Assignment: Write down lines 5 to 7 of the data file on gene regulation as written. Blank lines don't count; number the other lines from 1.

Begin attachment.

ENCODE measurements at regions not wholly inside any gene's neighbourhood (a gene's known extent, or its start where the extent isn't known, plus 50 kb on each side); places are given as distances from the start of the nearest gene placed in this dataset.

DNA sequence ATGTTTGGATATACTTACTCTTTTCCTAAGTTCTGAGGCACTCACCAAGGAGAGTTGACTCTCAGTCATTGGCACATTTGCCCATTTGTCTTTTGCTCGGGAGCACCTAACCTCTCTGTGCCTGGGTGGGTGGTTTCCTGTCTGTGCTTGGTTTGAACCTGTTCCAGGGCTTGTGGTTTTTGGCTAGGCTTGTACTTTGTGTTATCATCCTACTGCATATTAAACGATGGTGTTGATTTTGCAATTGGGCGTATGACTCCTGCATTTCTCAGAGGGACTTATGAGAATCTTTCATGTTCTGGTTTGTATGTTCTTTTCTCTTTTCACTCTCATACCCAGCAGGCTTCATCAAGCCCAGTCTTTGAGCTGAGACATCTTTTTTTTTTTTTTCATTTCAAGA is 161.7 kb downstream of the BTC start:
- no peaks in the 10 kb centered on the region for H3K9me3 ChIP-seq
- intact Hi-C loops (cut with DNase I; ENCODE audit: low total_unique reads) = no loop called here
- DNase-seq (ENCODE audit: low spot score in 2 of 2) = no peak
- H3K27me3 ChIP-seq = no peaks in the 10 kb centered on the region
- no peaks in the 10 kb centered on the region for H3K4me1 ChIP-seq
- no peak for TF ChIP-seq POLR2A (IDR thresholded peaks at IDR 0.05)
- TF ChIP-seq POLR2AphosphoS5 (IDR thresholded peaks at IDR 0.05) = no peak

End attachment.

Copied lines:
- DNase-seq (ENCODE audit: low spot score in 2 of 2) = no peak
- H3K27me3 ChIP-seq = no peaks in the 10 kb centered on the region
- no peaks in the 10 kb centered on the region for H3K4me1 ChIP-seq